Spammers ‘Gearing Up’ Botnets for Holiday Rush

October 19, 2010, 11:05AM

By: Paul Roberts

Spammers are pushing out e-mail borne malware at unprecedented rates in an apparent attempt to build up botnets in advance of the busy holiday shopping season, according to a report by Google. 

Writing on the company’s enterprise blog, Adrian Soghoian and Adam Hollman of the Google Postini Services Team surveyed data from the third quarter, 2010, and found that virus volume in spam e-mail increased 10% from the same quarter in 2009, even though spam volume decreased by 24% during the same period. 

High profile botnet crackdowns, such as the elimination of the Pushdo botnet in August, likely contributed to the overall decline in spam volume. But new botnets have sprung up to take their place. And, if the volume of spam was lower, it was also dirtier than in 2009. Virus levels increased 111% between August 2009 and August 2010, with 188 million viruses blocked in a single day – a record, according to the blog post.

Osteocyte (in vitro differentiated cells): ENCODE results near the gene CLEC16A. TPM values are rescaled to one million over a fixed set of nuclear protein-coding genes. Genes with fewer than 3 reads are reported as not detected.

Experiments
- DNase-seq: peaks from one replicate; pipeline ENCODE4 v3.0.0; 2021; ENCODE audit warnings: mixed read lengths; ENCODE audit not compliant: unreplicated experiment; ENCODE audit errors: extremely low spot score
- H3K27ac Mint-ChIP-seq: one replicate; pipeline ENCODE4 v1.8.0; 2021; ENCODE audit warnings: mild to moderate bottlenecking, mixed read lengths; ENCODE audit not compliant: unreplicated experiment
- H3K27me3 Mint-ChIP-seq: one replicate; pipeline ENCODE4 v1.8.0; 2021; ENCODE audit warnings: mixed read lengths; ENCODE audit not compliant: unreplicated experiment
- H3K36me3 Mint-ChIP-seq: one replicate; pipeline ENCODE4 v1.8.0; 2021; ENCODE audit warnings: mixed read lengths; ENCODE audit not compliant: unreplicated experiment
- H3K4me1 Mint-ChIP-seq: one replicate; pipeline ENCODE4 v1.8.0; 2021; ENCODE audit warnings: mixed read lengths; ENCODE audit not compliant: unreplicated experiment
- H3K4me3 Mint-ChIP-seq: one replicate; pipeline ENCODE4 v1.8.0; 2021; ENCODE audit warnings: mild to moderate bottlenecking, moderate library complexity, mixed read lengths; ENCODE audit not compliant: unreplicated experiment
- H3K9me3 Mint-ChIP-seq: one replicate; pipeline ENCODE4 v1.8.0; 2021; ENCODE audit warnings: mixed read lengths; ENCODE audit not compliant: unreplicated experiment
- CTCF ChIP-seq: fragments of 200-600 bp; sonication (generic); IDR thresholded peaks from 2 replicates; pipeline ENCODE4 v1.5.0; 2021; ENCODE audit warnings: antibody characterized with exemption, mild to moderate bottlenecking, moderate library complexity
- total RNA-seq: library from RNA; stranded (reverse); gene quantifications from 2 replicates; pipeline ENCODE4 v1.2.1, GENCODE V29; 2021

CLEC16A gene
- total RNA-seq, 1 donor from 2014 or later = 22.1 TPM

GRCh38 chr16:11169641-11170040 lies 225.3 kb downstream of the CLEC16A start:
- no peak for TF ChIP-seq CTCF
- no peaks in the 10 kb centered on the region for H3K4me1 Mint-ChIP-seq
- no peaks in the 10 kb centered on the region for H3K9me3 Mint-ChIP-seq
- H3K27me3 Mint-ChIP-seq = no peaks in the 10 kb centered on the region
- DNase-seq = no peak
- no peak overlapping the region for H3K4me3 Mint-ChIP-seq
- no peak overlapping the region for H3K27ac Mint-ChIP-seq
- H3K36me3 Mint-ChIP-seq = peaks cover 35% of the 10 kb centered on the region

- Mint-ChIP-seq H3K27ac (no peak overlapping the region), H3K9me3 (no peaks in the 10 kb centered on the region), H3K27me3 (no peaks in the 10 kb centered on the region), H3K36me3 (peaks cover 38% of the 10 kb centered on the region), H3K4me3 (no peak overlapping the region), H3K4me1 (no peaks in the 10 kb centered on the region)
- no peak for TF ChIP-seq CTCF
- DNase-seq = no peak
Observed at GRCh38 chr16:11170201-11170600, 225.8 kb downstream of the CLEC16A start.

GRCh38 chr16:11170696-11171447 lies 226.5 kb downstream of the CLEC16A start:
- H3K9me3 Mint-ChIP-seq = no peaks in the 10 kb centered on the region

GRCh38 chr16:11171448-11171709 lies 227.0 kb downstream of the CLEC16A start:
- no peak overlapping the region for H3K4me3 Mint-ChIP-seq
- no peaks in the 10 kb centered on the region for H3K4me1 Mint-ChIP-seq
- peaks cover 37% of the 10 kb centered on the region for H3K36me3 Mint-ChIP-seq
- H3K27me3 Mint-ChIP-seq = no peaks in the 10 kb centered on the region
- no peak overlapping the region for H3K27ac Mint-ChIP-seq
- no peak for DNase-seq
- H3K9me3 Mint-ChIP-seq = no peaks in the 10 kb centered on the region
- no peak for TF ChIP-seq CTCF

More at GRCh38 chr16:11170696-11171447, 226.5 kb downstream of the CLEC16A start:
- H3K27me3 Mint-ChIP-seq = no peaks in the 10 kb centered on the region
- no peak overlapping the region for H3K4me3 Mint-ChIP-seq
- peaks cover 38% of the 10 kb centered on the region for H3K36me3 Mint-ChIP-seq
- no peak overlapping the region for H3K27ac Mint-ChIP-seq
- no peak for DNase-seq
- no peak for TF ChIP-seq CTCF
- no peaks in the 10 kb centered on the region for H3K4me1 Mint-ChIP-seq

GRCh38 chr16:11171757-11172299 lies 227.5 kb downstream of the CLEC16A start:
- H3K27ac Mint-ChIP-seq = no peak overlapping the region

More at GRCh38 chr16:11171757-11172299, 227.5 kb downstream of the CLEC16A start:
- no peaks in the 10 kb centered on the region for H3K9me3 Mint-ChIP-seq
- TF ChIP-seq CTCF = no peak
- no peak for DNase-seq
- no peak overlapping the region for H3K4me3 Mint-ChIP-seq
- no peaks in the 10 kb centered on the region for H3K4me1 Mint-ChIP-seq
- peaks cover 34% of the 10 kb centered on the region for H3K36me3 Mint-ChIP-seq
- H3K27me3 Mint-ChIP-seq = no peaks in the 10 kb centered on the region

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That may indicate a push to build out bot networks in advance of the holiday season, when many users go online to purchase gifts, and spammers are more likely to find success pushing their own wares, the Google researchers hypothesized. 

Other trends worth noting: 

E-mail viruses are taking advantage of previously sent e-mails harvested from the hard drives of infected computers to fool spam filters. The recycled e-mails, outfitted with malicious links or attachments, have a better chance at slipping by filters and getting opened because they use wording and content that’s natural and familiar to the recipient. 

URL shortening services such as and, which have blossomed with the advent of Twitter, are increasingly being used by spammers to mask malicious links. 

Spam masquerading as financial transaction messages and e-mail non-delivery report/receipt (NDR) notifications are increasingly popular lures for spammers, which lard them with malicious links or obfuscated JavaScript attacks that download malicious wares. 

Celebrity gossip – including false alerts about the untimely deaths of high profile celebrities – is a common lure to get e-mail recipients to open malicious e-mail attachments. 

Read more on Google’s Enterprise blog

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